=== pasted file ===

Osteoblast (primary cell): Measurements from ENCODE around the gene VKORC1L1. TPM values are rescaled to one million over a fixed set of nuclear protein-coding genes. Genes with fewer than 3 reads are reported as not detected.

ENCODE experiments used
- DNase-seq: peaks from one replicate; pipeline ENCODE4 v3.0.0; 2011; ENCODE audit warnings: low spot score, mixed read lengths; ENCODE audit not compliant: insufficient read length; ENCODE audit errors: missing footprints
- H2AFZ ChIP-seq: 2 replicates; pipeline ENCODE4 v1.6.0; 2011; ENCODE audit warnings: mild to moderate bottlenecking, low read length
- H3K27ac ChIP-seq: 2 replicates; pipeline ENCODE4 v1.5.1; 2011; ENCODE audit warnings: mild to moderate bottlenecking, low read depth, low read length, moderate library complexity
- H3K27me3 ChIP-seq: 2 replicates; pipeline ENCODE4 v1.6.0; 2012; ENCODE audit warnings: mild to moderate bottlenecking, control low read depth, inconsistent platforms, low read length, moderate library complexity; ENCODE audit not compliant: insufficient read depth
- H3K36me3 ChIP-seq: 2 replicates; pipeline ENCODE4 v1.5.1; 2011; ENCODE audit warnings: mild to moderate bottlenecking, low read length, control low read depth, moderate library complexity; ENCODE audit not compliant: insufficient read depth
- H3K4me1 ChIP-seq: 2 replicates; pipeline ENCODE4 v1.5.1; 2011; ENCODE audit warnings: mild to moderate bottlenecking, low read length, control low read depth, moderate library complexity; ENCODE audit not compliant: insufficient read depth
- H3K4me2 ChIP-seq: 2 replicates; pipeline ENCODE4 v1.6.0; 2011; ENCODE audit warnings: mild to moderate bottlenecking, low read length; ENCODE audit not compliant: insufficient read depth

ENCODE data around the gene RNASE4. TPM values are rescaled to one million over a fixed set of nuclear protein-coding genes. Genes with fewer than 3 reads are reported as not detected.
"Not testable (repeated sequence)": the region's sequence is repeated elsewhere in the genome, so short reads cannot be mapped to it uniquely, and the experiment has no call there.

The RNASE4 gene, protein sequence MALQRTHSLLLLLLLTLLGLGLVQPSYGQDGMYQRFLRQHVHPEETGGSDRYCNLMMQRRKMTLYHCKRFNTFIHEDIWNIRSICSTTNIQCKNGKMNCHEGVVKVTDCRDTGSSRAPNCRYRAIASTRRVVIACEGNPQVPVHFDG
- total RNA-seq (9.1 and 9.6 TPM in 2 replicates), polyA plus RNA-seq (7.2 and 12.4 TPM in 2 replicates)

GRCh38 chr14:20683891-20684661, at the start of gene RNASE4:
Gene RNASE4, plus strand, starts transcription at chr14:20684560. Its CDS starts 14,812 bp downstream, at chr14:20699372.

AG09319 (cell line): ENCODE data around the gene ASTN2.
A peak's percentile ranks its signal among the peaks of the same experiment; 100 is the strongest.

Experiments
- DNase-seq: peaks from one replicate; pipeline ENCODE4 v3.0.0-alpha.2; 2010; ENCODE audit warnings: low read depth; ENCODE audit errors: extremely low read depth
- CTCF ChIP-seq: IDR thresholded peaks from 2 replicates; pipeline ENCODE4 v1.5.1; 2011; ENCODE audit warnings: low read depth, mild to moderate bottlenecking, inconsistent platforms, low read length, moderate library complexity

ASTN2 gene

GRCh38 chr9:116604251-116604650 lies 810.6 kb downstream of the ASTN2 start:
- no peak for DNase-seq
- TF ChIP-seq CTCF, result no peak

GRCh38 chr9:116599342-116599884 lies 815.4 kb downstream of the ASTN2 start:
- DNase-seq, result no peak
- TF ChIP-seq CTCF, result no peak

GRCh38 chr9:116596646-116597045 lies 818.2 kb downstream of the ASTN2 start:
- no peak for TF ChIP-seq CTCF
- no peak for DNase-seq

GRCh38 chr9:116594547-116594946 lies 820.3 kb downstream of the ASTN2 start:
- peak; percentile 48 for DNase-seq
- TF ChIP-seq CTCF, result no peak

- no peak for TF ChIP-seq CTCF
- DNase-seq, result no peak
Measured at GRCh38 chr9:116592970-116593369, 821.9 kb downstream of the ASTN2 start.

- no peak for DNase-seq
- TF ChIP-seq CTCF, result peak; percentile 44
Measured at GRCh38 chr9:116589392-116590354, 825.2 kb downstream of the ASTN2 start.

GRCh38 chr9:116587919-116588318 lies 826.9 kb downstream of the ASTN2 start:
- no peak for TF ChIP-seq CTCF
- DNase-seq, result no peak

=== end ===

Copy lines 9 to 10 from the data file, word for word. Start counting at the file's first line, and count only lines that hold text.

- H3K4me2 ChIP-seq: 2 replicates; pipeline ENCODE4 v1.6.0; 2011; ENCODE audit warnings: mild to moderate bottlenecking, low read length; ENCODE audit not compliant: insufficient read depth

ENCODE data around the gene RNASE4. TPM values are rescaled to one million over a fixed set of nuclear protein-coding genes. Genes with fewer than 3 reads are reported as not detected.